2. A water container in accordance with claim 1 wherein said tubular water-impervious flexible member has sealed therewithin sterile water.

3. A container according to claim 1 wherein said water-impervious flexible member is made of a material selected from the group consisting of polyethylene, polypropylene, polyvinylchloride, rubber and impermeable fabric.

4. A water container in accordance with claim 1 wherein said tubular water-impervious flexible member is made of flexible plastic material, and said flexible elongated sheathing means comprises a rectangular piece of fabric and said means forattaching the sheathing when wrapped about said tubular member comprises a zipper or self-adhesive means.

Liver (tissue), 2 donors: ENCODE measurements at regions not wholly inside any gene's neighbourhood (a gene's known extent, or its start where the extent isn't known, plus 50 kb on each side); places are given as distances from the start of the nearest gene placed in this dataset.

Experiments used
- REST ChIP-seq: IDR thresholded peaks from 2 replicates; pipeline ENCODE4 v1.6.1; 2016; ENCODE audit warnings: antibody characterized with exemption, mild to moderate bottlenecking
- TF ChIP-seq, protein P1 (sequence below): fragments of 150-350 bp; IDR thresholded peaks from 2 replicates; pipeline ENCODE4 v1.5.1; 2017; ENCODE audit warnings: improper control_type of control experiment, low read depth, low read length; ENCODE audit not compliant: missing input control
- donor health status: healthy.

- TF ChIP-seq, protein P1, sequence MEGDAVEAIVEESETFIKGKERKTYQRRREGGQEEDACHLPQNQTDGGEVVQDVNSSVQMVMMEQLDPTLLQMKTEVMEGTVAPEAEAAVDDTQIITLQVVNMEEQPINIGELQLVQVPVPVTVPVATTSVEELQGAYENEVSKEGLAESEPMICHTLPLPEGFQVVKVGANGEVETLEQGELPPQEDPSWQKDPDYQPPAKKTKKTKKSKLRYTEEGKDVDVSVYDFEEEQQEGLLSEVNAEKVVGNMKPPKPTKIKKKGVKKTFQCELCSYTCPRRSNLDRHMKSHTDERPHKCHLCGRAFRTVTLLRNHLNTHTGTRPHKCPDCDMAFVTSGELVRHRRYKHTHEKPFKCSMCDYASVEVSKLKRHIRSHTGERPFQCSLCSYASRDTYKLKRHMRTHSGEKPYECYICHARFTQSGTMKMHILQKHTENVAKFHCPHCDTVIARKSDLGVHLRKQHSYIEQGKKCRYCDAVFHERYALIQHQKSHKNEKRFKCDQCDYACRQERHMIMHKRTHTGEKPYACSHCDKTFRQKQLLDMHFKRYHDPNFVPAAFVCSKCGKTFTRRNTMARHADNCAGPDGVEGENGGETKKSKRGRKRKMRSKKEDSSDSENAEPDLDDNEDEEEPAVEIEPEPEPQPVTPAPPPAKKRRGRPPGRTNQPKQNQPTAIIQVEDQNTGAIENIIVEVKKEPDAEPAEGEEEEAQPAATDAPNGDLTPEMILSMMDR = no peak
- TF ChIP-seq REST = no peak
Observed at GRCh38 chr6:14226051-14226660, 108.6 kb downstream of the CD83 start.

5. A water container in kit form comprising: a disposable tubular water-impervious flexible member adapted to contain hermetically sealed therewithin a supply of water; and belt means to support said tubular water-impervious flexible member,said belt means comprising a flexible elongated sheathing means having two ends and covering said tubular water-impervious member, and having means to attach said two ends together around a person's waist; said tubular water-impervious member beingsealed at both ends thereof; and

key-like means for reclosing by turning one of the ends of said water-impervious flexible member after it has been purposefully cut or pierced for removal of some of the water contained therein.